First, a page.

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Clinton, congressional Benghazi panel at odds over appearance date

By Reuters - Jul 25,2015 - Last updated at Jul 25,2015

WASHINGTON — Hillary Clinton's presidential campaign said on Saturday the former secretary of state will testify on October 22 before a House committee investigating the 2012 Benghazi, Libya, attacks, but a spokesman for the panel said no date had been set.

Republican Representative Trey Gowdy, chairman of the Benghazi investigation committee, had sought to hear from Clinton on the attacks, in which four Americans were killed, and her use of a private e-mail account while she was America's top diplomat.

A spokesman for Clinton, the front-runner in polls for the Democratic nomination in next year's presidential election, said she had accepted an offer from the committee to testify on October 22.

"Earlier this week we were pleased for Secretary Clinton to receive an offer from Congressman Gowdy to appear before the committee in a public hearing in October, and yesterday accepted his invitation," campaign spokesman Nick Merrill said in an e-mailed statement. He said the date was October 22.

A few hours after the Clinton campaign announced her planned appearance, Jamal Ware, spokesman for the Benghazi committee, said the date was not firm.

"Secretary Clinton's campaign may want to reach out to her lawyer, Mr. David Kendall, with whom the Committee has had ongoing conversations," Ware said in a statement. "As of last night, Mr. Kendall was still negotiating conditions for her appearance."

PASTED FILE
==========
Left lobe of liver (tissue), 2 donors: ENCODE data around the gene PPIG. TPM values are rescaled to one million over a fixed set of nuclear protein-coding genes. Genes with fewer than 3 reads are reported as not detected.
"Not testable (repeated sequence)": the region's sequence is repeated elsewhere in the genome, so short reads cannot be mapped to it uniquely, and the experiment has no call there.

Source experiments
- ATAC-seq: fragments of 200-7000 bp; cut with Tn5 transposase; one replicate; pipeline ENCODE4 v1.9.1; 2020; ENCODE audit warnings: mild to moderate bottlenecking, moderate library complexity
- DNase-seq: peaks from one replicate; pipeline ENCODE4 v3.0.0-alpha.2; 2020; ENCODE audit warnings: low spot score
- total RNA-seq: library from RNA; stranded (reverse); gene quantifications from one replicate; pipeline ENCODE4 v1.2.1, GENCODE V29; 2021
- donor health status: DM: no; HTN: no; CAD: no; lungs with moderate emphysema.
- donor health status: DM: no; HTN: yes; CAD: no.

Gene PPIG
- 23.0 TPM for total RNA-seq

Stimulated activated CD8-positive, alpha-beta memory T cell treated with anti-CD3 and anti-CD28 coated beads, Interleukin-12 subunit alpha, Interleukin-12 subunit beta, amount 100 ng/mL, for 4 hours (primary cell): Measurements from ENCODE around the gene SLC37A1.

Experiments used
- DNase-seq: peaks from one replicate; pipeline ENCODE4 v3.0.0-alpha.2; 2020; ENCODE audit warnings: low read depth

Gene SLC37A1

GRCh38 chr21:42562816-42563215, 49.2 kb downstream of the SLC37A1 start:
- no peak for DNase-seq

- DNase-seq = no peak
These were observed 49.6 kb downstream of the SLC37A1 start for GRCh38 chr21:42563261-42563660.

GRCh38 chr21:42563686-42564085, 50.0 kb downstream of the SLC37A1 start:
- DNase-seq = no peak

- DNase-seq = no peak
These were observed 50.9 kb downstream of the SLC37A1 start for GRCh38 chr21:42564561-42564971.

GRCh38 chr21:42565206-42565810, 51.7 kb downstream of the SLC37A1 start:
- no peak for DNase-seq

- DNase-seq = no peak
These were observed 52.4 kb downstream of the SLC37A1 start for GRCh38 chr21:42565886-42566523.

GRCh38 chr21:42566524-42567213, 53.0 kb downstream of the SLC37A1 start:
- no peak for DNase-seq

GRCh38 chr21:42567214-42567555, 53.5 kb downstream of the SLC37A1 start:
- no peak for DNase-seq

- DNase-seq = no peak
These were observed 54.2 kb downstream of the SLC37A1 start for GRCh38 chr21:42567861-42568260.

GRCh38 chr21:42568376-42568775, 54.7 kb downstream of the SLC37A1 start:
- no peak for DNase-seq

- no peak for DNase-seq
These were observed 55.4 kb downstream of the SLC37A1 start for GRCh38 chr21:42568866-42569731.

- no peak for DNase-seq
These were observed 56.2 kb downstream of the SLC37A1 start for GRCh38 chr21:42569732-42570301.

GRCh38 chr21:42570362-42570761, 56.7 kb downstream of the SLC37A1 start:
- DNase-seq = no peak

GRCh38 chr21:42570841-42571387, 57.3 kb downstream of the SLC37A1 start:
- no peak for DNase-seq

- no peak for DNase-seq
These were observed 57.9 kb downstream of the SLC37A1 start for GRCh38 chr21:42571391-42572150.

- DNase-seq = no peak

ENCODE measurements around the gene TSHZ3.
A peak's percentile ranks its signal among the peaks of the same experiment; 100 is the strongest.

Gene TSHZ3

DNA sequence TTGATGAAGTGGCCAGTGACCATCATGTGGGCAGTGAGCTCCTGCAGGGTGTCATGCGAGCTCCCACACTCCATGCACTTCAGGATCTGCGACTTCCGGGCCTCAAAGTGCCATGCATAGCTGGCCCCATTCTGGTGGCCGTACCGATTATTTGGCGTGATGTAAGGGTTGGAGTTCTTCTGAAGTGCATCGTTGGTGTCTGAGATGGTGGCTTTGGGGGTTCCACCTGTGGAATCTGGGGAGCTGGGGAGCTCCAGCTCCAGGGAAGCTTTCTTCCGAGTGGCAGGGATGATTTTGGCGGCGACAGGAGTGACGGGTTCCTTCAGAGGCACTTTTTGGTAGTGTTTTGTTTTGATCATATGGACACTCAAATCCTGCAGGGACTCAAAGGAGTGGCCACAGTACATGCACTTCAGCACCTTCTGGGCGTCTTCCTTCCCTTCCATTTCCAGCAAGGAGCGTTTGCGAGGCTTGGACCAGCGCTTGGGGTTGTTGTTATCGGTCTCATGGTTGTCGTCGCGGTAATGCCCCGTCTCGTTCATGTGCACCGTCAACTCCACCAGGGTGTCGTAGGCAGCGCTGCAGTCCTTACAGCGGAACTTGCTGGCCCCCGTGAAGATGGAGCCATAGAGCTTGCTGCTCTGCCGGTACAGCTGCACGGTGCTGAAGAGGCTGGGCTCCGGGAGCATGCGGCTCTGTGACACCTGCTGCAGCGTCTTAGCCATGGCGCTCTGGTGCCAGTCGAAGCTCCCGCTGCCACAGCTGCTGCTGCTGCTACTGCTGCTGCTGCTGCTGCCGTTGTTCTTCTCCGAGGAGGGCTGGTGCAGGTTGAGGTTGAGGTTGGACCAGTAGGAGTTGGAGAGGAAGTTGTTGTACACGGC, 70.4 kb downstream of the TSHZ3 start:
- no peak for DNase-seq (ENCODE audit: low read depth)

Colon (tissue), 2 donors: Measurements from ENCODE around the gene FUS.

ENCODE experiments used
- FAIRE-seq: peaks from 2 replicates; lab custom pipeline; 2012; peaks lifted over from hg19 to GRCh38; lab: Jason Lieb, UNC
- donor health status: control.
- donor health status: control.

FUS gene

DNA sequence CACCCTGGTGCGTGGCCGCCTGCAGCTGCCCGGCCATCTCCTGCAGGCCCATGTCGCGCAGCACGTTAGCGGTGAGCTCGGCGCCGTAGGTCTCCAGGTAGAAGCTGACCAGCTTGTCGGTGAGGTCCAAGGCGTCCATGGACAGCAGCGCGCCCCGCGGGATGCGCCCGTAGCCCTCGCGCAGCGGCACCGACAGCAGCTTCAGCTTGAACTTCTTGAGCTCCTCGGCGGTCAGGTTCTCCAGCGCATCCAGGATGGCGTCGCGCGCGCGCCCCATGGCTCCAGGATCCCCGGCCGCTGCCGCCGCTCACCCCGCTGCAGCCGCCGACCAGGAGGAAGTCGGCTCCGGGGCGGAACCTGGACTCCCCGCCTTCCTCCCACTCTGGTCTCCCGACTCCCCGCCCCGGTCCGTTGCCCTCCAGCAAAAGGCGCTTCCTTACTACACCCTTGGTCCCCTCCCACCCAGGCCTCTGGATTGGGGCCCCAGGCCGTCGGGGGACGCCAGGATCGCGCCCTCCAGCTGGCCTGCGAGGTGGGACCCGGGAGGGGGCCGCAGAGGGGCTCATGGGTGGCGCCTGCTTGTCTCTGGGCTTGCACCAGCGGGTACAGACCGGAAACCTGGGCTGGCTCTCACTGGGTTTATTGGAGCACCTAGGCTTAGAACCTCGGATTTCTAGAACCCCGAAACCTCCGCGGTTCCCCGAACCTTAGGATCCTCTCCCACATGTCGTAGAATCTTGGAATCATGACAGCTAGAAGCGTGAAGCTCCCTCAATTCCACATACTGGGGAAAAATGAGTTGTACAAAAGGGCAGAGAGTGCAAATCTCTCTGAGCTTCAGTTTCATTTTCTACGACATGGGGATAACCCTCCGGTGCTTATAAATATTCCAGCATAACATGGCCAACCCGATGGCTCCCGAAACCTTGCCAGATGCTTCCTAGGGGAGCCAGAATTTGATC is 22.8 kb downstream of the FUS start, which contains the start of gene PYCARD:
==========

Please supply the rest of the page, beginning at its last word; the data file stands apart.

Ware said the conditions proposed by Kendall were that the date of her testimony not change once it was set and that questioning of Clinton stay within parameters set by the resolution that established the committee.

However, a Democratic spokesman for the Benghazi committee said Gowdy's staff had proposed dates in October and that Clinton's attorney had accepted October 22.

Clinton was secretary of state at the time of the September 11, 2012, attacks by Islamic militants on US diplomatic facilities in Benghazi, which resulted in the deaths of Ambassador Chris Stevens and three other Americans.

Congressional Republicans have scrutinised Clinton's handling of the incident and criticised the lack of security at the US compound.

Clinton has also been engulfed in a controversy over her use of a private e-mail server instead of a government account while she was secretary of state.


At least four emails out of some 30,000 from that private account contained classified information, according to a government inspector's letter to Congress this week.

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